If you’re hesitant to see “The Girl on the Train” because you fear that it will be too much like “Gone Girl,” you’re on to something. The twists, turns, storyline, and general atmosphere are so reminiscent of the 2014 film that they could almost seamlessly blend together into one (my loyal readers will remember my thoughts on “Gone Girl”: it made my Worst of the Year list).
Divorced alcoholic Rachel (Emily Blunt) was fired from her office job a year ago, but she still makes her daily commute via train every single day. As Rachel stares out the moving window, she begins to notice an alluring couple living a few doors down from her old house. After passing the same view every day, she begins to create names and stories in her head. When the woman of the house (Haley Bennett) goes missing, Rachel gets involved in a ridiculous story of intrigue, deception and murder.
The film is poorly written, with crummy dialogue and ludicrous plot twists that leave gaping holes in the story. There’s not even some profound theme at play either, this is a by-the-numbers thriller with too many plot gaps and unanswered questions. The silly, manufactured drama feels as though it’s geared solely to the same lonely hearts who sit around reading Nicholas Sparks books but long for some excitement in their mundane suburban existence. The characters themselves all hate their upper middle class lives and their fancy sports cars and their lovely homes. I didn’t like any of these whiny, unpleasant characters. I found all of them unlikable and grossly uninteresting.
The dreary, flat cinematography amplifies the film’s sluggish pacing and may very well aid in putting some viewers to sleep. The laughable acting from the supporting cast, including Justin Theroux as total scoundrel Tom, Rebecca Ferguson as his new wife Anna, and Luke Evans as a suspicious, abusive husband, plays like a Lifetime made-for-tv movie. Blunt is far and away the best thing here, but even she can’t carry this mediocre movie. Such a shame that her talent is squandered in this mess.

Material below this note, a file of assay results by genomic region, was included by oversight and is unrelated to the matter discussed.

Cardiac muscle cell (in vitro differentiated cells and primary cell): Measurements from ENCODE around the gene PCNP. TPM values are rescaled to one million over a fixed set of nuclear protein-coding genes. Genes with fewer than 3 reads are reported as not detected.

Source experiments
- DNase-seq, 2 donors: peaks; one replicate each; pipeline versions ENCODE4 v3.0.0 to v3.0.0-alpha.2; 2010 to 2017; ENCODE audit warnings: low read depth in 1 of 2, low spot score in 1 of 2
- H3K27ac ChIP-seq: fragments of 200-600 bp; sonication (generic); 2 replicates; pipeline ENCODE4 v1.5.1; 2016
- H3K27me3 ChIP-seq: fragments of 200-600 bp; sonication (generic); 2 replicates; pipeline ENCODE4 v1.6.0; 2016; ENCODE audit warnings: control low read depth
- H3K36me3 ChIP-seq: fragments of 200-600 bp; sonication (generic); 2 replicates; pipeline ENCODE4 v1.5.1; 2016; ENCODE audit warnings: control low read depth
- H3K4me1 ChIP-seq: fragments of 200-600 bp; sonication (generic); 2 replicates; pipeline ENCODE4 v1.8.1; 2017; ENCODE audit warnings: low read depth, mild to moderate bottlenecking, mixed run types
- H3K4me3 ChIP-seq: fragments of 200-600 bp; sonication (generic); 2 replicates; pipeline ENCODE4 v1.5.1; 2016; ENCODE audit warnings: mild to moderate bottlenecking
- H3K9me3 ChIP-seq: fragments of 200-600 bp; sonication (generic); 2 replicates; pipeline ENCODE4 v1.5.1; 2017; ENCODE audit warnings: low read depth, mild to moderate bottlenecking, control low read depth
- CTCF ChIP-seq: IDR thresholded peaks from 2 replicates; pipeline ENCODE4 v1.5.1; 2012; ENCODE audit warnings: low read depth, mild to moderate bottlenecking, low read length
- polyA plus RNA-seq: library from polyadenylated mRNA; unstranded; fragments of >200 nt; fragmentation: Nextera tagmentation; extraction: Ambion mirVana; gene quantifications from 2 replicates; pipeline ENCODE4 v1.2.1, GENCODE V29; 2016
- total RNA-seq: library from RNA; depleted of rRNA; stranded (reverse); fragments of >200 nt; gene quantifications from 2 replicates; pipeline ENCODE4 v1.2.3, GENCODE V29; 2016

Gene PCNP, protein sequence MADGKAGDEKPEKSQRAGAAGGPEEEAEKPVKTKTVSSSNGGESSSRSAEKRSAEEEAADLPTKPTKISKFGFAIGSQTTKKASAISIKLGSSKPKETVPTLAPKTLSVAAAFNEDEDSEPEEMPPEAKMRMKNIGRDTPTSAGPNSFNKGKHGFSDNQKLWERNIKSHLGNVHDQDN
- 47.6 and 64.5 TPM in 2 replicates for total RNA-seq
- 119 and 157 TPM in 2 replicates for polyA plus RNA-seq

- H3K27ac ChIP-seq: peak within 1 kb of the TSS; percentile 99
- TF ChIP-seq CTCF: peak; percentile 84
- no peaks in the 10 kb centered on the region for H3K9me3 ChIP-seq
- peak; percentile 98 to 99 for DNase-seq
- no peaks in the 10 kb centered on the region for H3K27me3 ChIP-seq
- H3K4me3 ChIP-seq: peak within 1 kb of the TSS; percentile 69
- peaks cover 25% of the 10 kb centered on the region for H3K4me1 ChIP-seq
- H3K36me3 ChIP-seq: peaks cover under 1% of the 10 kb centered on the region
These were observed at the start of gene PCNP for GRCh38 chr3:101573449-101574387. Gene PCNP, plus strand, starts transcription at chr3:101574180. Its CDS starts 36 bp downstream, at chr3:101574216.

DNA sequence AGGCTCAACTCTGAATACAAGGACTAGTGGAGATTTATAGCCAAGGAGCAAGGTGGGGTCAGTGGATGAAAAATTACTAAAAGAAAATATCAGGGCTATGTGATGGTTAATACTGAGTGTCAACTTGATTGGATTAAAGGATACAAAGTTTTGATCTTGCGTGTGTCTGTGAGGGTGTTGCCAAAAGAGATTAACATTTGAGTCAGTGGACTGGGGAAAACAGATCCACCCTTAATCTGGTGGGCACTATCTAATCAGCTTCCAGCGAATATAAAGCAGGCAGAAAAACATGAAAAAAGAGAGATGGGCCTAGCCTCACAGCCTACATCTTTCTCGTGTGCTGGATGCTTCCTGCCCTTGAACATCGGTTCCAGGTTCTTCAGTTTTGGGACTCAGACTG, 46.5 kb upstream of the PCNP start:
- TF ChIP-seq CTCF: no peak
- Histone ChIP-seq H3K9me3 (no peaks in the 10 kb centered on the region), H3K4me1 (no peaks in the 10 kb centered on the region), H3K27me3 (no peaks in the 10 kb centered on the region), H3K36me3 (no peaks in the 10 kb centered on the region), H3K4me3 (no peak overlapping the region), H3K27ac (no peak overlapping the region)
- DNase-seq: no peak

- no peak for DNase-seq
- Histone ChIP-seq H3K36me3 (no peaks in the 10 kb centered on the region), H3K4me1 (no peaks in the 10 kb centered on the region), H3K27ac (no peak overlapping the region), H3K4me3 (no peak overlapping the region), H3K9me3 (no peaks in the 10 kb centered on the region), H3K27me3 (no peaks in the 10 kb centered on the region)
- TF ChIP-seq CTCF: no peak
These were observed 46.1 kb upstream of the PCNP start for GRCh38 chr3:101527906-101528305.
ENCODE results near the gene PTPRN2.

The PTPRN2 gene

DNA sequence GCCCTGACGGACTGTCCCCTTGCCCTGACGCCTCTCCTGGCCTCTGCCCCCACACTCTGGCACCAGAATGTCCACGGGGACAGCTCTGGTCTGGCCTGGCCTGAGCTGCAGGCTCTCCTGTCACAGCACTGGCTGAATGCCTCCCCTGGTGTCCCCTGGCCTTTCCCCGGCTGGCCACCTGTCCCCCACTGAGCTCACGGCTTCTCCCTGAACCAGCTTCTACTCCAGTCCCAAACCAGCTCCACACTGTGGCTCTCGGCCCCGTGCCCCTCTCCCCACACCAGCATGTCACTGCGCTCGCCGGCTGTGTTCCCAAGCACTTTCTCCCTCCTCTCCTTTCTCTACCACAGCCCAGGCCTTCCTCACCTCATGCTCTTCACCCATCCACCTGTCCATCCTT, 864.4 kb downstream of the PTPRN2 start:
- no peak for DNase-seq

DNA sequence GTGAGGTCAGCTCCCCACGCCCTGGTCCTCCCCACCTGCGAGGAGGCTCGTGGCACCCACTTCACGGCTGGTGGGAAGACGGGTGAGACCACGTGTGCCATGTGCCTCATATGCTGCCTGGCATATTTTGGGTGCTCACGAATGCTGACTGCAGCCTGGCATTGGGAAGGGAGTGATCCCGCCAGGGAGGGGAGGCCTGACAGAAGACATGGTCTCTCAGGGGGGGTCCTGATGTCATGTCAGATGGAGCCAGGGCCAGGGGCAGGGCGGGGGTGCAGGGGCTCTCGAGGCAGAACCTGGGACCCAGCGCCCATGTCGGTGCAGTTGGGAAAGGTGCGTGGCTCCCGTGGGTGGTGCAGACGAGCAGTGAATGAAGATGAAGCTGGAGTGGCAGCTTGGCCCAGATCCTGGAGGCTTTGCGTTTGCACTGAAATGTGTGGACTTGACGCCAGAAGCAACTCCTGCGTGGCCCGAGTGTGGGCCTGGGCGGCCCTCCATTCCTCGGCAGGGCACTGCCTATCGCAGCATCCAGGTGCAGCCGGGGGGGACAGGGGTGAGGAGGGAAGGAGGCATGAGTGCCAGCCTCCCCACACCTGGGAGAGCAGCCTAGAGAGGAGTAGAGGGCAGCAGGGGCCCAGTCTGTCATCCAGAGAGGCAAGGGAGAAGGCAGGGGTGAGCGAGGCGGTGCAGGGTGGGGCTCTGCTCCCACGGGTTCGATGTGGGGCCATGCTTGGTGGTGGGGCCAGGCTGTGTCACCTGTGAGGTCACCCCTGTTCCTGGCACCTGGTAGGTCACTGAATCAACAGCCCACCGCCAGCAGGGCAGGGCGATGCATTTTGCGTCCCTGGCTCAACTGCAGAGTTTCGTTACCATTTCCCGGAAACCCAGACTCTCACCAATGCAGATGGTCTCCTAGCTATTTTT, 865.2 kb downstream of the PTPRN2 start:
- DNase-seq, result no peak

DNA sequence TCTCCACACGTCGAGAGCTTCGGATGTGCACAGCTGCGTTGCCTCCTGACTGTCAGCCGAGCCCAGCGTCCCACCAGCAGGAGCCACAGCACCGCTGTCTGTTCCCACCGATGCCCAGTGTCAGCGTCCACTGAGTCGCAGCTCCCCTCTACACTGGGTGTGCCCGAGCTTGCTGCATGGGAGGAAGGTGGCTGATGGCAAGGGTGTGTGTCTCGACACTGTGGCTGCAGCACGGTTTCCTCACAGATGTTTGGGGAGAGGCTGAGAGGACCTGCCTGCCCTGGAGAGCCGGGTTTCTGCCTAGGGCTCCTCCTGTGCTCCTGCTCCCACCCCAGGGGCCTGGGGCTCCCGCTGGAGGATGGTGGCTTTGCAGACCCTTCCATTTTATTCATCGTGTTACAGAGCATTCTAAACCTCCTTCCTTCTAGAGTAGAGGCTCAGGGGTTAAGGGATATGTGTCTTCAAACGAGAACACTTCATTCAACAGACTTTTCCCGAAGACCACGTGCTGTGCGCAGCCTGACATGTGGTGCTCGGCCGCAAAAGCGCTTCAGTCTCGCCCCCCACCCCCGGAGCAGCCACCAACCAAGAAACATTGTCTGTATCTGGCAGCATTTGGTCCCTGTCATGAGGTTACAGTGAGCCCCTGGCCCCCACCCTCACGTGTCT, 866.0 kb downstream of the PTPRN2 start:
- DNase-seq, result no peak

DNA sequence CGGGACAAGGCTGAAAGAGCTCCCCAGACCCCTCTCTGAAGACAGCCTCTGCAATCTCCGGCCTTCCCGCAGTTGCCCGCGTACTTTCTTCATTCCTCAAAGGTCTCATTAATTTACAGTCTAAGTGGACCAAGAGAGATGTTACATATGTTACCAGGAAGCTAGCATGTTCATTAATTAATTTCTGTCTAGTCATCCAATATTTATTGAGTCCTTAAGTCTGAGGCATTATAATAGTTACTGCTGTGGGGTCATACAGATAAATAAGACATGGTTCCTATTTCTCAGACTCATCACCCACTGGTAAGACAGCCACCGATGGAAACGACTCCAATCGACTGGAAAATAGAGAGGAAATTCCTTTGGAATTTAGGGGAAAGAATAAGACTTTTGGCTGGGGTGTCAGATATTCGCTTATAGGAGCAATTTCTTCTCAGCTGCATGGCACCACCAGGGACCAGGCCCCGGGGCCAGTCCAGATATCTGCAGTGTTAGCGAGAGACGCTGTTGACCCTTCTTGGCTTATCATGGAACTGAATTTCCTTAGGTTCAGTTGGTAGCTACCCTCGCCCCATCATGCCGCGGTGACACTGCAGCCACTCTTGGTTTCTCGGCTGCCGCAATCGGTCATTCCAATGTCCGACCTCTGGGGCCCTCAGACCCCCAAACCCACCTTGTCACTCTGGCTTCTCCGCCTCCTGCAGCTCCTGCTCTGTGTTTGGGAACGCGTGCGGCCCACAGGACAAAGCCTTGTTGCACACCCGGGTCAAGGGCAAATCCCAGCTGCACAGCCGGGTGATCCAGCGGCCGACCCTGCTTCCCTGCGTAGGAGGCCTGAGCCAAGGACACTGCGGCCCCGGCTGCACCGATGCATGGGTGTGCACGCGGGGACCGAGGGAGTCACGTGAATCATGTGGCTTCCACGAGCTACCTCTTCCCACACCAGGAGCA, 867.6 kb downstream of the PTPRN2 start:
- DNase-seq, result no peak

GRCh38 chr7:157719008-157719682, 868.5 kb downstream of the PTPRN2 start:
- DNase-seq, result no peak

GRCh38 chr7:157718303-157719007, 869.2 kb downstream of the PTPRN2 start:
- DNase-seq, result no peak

“The Girl on the Train” is a thriller that’s far from thrilling. I left the theater asking myself: “Where was the tension? Where was the suspense?”
Everything about the marketing for “The Girl on the Train” made it seem like a “Gone Girl” rip-off. A hot beach read turned suspenseful thriller, released in October, with what you know will be a big twist coming towards the end. After seeing the movie, I can tell you that’s exactly what it is. The biggest difference between “Train” and “Gone Girl” is that the lead in “Train,” Emily Blunt, is amazingly good at carrying a film that is not.
The story in “The Girl on the Train” is not exactly compelling stuff. Rachel (Blunt) is a worker whose daily train commute always takes her past a house whose residents (an apparently passionate couple, played by Haley Bennett and Luke Evans) fascinate her. Somehow, Rachel’s obsession with the couple turns into action, where she entangles herself in the couple’s lives. When the woman disappears, Rachel (whose behavior is becoming increasingly erratic) is one of the primary suspects.
There are two primary problems with this “Train.” First, it moves a little too slowly. The revelations about Rachel, the couple, and another neighboring family, are dripped out, one by one, at a pace that becomes frustrating. Second and more importantly, in Rachel the film has constructed a protagonist that is fundamentally unlikable. That’s not Blunt’s fault; I think you’re not supposed to like her. But at the same time, she’s not so unlikable that you hate her. This is a tricky line to walk in story construction: you need audience investment in the main characters. You need people to feel strongly about them in one way or another. When the moviegoer’s primary emotion is one of indifference, it’s hard to create momentum or draw a compelling narrative.
If you’re looking for a mildly entertaining weeknight watch and have no better options, I suppose “The Girl on the Train” might suffice. But it’s certainly not a movie you should seek out.